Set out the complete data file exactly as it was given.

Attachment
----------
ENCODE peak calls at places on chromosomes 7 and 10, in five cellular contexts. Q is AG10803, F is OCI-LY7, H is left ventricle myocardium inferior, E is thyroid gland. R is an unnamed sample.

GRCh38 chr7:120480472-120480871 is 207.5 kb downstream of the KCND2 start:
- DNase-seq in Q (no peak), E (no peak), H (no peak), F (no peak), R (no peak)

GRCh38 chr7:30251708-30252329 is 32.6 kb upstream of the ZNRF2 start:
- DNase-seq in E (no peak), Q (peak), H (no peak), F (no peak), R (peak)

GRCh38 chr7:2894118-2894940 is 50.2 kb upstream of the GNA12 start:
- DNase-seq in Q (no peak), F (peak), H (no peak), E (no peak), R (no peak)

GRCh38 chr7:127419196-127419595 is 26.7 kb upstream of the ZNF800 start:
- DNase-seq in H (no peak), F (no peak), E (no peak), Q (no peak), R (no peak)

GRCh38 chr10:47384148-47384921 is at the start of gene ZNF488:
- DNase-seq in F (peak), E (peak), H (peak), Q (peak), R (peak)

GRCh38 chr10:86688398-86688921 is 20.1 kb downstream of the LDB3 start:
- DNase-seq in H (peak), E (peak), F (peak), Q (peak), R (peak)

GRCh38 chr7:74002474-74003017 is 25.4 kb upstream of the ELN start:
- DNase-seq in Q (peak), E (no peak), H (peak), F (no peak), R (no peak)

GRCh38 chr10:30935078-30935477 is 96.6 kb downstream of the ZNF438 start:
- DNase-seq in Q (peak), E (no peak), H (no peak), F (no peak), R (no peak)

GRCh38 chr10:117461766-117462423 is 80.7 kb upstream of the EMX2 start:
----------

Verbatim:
ENCODE peak calls at places on chromosomes 7 and 10, in five cellular contexts. Q is AG10803, F is OCI-LY7, H is left ventricle myocardium inferior, E is thyroid gland. R is an unnamed sample.

GRCh38 chr7:120480472-120480871 is 207.5 kb downstream of the KCND2 start:
- DNase-seq in Q (no peak), E (no peak), H (no peak), F (no peak), R (no peak)

GRCh38 chr7:30251708-30252329 is 32.6 kb upstream of the ZNRF2 start:
- DNase-seq in E (no peak), Q (peak), H (no peak), F (no peak), R (peak)

GRCh38 chr7:2894118-2894940 is 50.2 kb upstream of the GNA12 start:
- DNase-seq in Q (no peak), F (peak), H (no peak), E (no peak), R (no peak)

GRCh38 chr7:127419196-127419595 is 26.7 kb upstream of the ZNF800 start:
- DNase-seq in H (no peak), F (no peak), E (no peak), Q (no peak), R (no peak)

GRCh38 chr10:47384148-47384921 is at the start of gene ZNF488:
- DNase-seq in F (peak), E (peak), H (peak), Q (peak), R (peak)

GRCh38 chr10:86688398-86688921 is 20.1 kb downstream of the LDB3 start:
- DNase-seq in H (peak), E (peak), F (peak), Q (peak), R (peak)

GRCh38 chr7:74002474-74003017 is 25.4 kb upstream of the ELN start:
- DNase-seq in Q (peak), E (no peak), H (peak), F (no peak), R (no peak)

GRCh38 chr10:30935078-30935477 is 96.6 kb downstream of the ZNF438 start:
- DNase-seq in Q (peak), E (no peak), H (no peak), F (no peak), R (no peak)

GRCh38 chr10:117461766-117462423 is 80.7 kb upstream of the EMX2 start: